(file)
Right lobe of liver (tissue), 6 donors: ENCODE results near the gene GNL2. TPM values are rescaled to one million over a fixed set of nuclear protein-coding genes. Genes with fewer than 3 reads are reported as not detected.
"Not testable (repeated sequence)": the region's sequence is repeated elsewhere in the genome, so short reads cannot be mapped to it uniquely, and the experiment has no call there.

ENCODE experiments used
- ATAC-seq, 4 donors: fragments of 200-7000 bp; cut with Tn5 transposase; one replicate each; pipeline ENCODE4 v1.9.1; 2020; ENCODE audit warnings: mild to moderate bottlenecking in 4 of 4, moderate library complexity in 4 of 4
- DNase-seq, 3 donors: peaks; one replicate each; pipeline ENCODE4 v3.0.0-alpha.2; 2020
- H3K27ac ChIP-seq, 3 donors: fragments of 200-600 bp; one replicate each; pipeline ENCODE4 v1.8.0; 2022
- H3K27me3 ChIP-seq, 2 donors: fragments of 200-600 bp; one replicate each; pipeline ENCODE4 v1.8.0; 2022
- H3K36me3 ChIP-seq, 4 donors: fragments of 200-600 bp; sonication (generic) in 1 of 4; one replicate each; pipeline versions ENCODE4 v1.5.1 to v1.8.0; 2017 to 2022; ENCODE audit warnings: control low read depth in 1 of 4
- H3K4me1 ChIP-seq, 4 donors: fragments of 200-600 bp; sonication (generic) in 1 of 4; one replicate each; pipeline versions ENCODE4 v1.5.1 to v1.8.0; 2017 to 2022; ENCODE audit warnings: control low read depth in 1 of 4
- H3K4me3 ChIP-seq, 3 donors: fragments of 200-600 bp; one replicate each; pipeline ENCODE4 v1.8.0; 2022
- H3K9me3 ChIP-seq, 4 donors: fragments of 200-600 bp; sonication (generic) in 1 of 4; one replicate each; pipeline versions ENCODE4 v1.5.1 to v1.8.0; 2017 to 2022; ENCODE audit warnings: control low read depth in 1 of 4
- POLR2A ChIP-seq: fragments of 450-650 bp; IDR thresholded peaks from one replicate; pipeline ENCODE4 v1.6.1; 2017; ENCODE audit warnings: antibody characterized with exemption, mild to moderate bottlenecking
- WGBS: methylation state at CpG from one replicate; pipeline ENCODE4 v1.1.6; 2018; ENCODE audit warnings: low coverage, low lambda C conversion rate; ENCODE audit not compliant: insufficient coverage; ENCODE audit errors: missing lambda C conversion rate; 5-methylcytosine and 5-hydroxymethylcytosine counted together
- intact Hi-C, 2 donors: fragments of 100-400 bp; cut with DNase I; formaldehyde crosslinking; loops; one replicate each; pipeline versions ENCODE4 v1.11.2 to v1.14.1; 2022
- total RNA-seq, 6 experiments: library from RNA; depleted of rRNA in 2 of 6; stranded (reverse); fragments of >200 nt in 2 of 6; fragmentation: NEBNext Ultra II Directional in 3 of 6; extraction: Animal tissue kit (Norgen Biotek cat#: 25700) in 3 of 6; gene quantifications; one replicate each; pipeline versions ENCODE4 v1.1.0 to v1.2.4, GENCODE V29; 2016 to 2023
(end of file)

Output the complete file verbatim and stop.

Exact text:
Right lobe of liver (tissue), 6 donors: ENCODE results near the gene GNL2. TPM values are rescaled to one million over a fixed set of nuclear protein-coding genes. Genes with fewer than 3 reads are reported as not detected.
"Not testable (repeated sequence)": the region's sequence is repeated elsewhere in the genome, so short reads cannot be mapped to it uniquely, and the experiment has no call there.

ENCODE experiments used
- ATAC-seq, 4 donors: fragments of 200-7000 bp; cut with Tn5 transposase; one replicate each; pipeline ENCODE4 v1.9.1; 2020; ENCODE audit warnings: mild to moderate bottlenecking in 4 of 4, moderate library complexity in 4 of 4
- DNase-seq, 3 donors: peaks; one replicate each; pipeline ENCODE4 v3.0.0-alpha.2; 2020
- H3K27ac ChIP-seq, 3 donors: fragments of 200-600 bp; one replicate each; pipeline ENCODE4 v1.8.0; 2022
- H3K27me3 ChIP-seq, 2 donors: fragments of 200-600 bp; one replicate each; pipeline ENCODE4 v1.8.0; 2022
- H3K36me3 ChIP-seq, 4 donors: fragments of 200-600 bp; sonication (generic) in 1 of 4; one replicate each; pipeline versions ENCODE4 v1.5.1 to v1.8.0; 2017 to 2022; ENCODE audit warnings: control low read depth in 1 of 4
- H3K4me1 ChIP-seq, 4 donors: fragments of 200-600 bp; sonication (generic) in 1 of 4; one replicate each; pipeline versions ENCODE4 v1.5.1 to v1.8.0; 2017 to 2022; ENCODE audit warnings: control low read depth in 1 of 4
- H3K4me3 ChIP-seq, 3 donors: fragments of 200-600 bp; one replicate each; pipeline ENCODE4 v1.8.0; 2022
- H3K9me3 ChIP-seq, 4 donors: fragments of 200-600 bp; sonication (generic) in 1 of 4; one replicate each; pipeline versions ENCODE4 v1.5.1 to v1.8.0; 2017 to 2022; ENCODE audit warnings: control low read depth in 1 of 4
- POLR2A ChIP-seq: fragments of 450-650 bp; IDR thresholded peaks from one replicate; pipeline ENCODE4 v1.6.1; 2017; ENCODE audit warnings: antibody characterized with exemption, mild to moderate bottlenecking
- WGBS: methylation state at CpG from one replicate; pipeline ENCODE4 v1.1.6; 2018; ENCODE audit warnings: low coverage, low lambda C conversion rate; ENCODE audit not compliant: insufficient coverage; ENCODE audit errors: missing lambda C conversion rate; 5-methylcytosine and 5-hydroxymethylcytosine counted together
- intact Hi-C, 2 donors: fragments of 100-400 bp; cut with DNase I; formaldehyde crosslinking; loops; one replicate each; pipeline versions ENCODE4 v1.11.2 to v1.14.1; 2022
- total RNA-seq, 6 experiments: library from RNA; depleted of rRNA in 2 of 6; stranded (reverse); fragments of >200 nt in 2 of 6; fragmentation: NEBNext Ultra II Directional in 3 of 6; extraction: Animal tissue kit (Norgen Biotek cat#: 25700) in 3 of 6; gene quantifications; one replicate each; pipeline versions ENCODE4 v1.1.0 to v1.2.4, GENCODE V29; 2016 to 2023